Even if Gennaro did not know that he and TWL were selling unregistered Kent stock and that there was manipulation therein on the Salt Lake Stock Exchange, knowledge of all phases of a conspiracy is not required. United States v. Crosby, 294 F.2d 928 (2d Cir. 1961), cert. denied, Mittelman v. United States, Pettit v. United States, Meredith v. United States, 368 U.S. 984, 82 S. Ct. 599, 7 L. Ed. 2d 523 (1962).

Lengthy argument was made by Gennaro's counsel at the close of the government's case upon motions for judgment of acquittal on Counts 1, 10, 20 and 21 and to strike all alleged hearsay admitted subject to connection. The trial judge was thus faced with the problem presented in every multi-defendant criminal trial in which there is a conspiracy count. Of necessity testimony introduced against one defendant is bound to affect every other defendant. The human mind is not so compartmentalized as to be able to segregate the testimony and apply it only to a particular defendant as might a computer. The solution might be found in the abolition of all multi-defendant trials and conspiracy counts. It is significant that despite the constant recurrence of the problem, the courts and the legislatures have not adopted any such drastic changes. As long as the jury is to protect the rights and liberties of persons charged with crime, the method of jury instruction and the presumption that the jury will follow the court's instructions must remain as a safeguard that they will weigh the evidence as to each defendant and as to each count. Here there is rather tangible evidence that the jury functioned in a highly selective and carefully discriminatory manner. Gennaro was acquitted of conspiracy and convicted on the sales counts. The evidence was clearly sufficient as to the substantive counts and this, quite apart from any "spillover" effect of evidence against the others. Quinn and Seiden do not challenge the sufficiency of the proof as to the conspiracy or the substantive counts against them. And Seiden was acquitted on count 57 but Quinn was convicted thereon.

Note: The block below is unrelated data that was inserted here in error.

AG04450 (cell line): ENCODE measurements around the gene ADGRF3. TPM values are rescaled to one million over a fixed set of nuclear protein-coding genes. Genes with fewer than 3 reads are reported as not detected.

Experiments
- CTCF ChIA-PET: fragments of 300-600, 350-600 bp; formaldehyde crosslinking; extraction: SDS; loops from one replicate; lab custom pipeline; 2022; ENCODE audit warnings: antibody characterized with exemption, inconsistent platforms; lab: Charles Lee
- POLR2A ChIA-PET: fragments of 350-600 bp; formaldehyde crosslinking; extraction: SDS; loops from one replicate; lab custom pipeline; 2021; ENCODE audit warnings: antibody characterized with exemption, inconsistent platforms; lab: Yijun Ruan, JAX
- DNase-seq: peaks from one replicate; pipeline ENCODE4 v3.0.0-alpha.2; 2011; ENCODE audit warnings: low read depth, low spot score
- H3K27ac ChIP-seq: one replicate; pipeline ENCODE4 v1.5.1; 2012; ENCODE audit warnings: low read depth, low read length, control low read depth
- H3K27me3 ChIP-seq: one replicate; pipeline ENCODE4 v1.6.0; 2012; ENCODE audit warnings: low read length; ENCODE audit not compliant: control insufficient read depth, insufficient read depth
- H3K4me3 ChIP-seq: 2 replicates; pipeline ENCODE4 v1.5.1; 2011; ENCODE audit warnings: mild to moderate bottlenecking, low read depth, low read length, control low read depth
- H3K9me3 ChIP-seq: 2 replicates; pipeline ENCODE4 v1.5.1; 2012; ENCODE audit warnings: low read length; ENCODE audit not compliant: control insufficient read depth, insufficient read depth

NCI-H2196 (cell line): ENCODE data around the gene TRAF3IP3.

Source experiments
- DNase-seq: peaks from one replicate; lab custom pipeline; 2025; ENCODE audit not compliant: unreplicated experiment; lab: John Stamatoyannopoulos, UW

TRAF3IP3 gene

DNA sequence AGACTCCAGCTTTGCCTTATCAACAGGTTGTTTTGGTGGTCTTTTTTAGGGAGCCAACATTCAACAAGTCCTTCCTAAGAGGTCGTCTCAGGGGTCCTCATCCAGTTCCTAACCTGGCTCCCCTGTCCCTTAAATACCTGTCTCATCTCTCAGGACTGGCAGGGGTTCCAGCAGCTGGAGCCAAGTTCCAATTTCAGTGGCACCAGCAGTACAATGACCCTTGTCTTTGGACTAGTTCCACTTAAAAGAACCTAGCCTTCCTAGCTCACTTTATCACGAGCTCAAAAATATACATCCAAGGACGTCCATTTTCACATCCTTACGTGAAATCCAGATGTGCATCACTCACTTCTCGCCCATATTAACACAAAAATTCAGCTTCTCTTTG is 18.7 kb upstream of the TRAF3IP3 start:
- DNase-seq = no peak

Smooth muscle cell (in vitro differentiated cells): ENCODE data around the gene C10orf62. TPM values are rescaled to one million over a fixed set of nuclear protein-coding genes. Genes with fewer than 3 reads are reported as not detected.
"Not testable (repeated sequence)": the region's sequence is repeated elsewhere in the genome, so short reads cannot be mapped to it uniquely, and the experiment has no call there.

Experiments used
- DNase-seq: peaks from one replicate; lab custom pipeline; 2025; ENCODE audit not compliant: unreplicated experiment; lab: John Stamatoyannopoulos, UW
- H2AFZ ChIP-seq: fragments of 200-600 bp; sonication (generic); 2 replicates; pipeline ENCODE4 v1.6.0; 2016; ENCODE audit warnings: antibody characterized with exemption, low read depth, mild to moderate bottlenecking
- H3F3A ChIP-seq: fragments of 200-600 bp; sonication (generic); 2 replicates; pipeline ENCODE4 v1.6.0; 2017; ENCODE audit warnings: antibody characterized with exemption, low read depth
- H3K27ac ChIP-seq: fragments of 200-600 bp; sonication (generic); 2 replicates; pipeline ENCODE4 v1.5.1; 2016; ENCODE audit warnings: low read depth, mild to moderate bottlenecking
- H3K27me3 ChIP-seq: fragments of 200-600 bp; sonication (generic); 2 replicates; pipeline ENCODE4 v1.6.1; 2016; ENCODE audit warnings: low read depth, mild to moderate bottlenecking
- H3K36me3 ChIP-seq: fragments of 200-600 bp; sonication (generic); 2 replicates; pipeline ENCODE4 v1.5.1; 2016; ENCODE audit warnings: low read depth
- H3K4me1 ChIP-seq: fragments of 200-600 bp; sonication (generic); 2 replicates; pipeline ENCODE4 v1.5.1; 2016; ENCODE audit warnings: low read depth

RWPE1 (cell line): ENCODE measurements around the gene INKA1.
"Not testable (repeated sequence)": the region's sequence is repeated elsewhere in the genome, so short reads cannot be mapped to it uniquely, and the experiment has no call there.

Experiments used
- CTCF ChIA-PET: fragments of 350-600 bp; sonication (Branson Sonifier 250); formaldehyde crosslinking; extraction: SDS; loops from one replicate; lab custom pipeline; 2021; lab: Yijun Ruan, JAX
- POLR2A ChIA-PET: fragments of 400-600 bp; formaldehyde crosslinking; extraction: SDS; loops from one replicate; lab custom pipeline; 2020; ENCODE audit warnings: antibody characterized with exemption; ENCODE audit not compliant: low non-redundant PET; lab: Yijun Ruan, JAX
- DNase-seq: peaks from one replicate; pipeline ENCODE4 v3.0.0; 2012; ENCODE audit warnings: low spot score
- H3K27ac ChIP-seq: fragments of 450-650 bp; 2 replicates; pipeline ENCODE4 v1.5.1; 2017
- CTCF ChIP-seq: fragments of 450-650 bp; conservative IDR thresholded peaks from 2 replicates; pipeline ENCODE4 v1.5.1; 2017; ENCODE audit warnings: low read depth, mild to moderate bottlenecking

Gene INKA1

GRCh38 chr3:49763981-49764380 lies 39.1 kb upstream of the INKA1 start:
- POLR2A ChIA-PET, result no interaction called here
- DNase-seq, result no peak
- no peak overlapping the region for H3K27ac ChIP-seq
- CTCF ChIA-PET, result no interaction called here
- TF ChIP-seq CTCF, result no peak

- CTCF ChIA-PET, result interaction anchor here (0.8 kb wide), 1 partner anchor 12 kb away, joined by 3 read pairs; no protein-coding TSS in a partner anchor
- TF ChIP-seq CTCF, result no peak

Gennaro's argument is, in substance, that he should have been acquitted by the court instead of by the jury. At the close of the government's case occurred the following colloquy:

"The Court: I want to ask Mr. Kasanof [Gennaro's counsel] how about without regard to a particular defendant, as to whether or not the overall evidence presented is sufficient to go to the jury on the conspiracy?

"Mr. Kasanof: Yes, sir, I believe it is. I would not say otherwise to your Honor."

The problem facing the trial judge at this point was discussed at length in United States v. Geaney, 417 F.2d 1116 (2d Cir. 1969), cert. denied, Lynch v. United States, 397 U.S. 1028, 90 S. Ct. 1276, 25 L. Ed. 2d 539 (1970). We have tried to comply with the standards set forth in Geaney and have every reason to believe that the trial judge found that there was sufficient independent evidence before him to justify the submission of Count 1 to the jury as to Gennaro.

Judgments affirmed.